Traditionally, body mass index (BMI) percentile has been used to identify overweight and obesity in children. Although this measure isn’t without pitfalls, it’s often seen as the best option.
According to the Centers for Disease Control and Prevention (CDC) the term health literacy refers to, “the degree to which an individual has the capacity to obtain, communicate, process, and understand basic health information and services to make appropriate health decisions.”
How does this relate to obesity in children?
Based on the evidence, we know the proportion of children impacted by overweight or obesity increased significantly from the 1970s to 2000s, and approximately one-third of children are currently classified as such.
However, we know much less with regards to recent trends… how has the prevalence of childhood overweight and obesity changed over the past 15 years?
This weekend I presented data from the RIPPLE RCT (the poster can be found here) at the International Congress of Obesity (ICO) in Vancouver, BC. To date, this conference represents the most personally rewarding experience based on the range of conference attendees that visited my poster; I was fortunate to meet and interact with well-known researchers from Australia, Canada, United States, and the UK.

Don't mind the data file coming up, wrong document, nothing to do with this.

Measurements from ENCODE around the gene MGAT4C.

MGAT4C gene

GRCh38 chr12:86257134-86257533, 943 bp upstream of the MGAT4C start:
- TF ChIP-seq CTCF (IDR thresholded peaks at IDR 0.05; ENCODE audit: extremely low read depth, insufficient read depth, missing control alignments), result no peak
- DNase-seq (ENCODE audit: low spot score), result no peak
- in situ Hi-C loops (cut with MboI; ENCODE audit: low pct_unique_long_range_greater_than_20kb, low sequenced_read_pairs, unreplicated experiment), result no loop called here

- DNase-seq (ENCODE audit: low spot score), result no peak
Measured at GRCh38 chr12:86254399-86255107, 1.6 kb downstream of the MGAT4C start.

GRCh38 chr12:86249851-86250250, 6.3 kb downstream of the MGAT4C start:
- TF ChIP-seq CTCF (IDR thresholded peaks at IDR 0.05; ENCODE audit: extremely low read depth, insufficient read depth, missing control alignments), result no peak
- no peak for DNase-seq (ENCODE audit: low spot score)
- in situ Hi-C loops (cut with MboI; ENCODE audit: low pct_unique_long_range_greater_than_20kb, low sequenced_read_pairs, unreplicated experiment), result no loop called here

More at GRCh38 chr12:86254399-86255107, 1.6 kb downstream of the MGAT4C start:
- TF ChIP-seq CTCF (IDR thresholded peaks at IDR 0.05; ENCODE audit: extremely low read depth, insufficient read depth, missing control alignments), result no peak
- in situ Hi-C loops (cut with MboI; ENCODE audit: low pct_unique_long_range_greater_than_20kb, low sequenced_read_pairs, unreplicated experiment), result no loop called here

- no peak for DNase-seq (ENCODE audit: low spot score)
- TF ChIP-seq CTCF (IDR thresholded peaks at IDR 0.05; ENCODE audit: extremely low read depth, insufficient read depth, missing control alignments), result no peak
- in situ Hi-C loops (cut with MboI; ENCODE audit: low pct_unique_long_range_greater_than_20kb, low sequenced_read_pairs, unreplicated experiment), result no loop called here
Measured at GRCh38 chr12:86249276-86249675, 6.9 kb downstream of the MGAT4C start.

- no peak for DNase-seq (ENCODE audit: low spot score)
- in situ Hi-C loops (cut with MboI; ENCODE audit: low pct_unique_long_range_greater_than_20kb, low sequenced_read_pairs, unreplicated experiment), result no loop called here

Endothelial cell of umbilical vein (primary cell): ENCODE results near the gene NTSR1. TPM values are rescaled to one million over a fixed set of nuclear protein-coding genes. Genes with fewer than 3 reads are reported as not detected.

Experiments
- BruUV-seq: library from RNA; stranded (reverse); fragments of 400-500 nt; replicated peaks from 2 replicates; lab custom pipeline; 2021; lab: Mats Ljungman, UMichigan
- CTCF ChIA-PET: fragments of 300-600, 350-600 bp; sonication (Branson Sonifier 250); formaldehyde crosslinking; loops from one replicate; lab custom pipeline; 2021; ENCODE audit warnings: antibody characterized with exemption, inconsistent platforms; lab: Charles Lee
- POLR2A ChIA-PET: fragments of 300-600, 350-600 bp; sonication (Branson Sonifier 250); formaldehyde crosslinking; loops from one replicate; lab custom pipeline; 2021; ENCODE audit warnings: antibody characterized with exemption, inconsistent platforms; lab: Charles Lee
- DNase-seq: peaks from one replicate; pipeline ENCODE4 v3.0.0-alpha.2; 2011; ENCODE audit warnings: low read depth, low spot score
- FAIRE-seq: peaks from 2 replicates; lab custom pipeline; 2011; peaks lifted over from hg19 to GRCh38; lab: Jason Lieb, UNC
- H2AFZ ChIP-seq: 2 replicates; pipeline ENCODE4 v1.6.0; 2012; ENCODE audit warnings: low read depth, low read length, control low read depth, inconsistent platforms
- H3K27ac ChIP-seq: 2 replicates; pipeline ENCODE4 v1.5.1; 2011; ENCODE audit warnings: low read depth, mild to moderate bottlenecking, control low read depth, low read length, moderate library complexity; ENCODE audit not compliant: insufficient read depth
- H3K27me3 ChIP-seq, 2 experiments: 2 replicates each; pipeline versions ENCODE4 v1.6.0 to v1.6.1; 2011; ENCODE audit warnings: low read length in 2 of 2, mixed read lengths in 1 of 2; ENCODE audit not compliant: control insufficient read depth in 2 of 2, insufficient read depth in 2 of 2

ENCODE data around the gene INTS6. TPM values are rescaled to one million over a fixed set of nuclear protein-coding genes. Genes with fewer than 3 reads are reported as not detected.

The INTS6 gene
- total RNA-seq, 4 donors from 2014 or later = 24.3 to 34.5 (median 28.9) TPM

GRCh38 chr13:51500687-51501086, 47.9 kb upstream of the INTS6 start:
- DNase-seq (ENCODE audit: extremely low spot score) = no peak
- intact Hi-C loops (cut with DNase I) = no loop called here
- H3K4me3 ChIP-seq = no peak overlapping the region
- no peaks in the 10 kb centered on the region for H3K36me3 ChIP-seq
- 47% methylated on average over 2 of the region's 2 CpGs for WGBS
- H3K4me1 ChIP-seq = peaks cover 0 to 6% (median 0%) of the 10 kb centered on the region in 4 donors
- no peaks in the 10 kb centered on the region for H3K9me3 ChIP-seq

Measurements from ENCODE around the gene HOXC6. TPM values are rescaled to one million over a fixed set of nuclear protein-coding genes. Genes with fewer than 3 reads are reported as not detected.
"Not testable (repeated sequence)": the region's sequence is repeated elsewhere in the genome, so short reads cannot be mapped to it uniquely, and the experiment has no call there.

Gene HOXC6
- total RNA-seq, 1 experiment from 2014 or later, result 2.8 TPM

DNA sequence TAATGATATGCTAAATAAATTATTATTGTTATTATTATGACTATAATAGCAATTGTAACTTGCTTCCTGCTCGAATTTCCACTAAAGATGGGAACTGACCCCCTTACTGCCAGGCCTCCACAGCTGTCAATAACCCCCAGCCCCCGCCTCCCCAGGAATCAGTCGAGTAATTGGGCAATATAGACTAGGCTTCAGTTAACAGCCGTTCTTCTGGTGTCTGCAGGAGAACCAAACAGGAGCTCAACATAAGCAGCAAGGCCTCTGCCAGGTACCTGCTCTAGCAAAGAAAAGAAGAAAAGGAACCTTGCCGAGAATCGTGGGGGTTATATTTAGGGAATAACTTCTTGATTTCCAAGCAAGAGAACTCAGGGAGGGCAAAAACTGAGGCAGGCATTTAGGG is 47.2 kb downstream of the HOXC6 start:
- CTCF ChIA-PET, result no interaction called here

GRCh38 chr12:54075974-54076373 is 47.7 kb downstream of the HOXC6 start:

Educating parents on children’s healthy lifestyle behaviors is important. However, little information on this topic is directly targeted towards children, particularly in the clinical setting. Anecdotally, and based on our PROP (Primary care Resources for Obesity in Pediatrics) study, the majority of tools and resources were targeted towards parents (vs. children), and had a readability level that far surpassed most children’s (<12 years) literacy levels.
In a recent review entitled, “A systematic review of media parenting in the context of childhood obesity research,” the authors sought to determine factors related to children’s media use and media parenting (i.e., parenting practices related to children’s media use). Studies eligible for inclusion pertained to parenting and childhood obesity.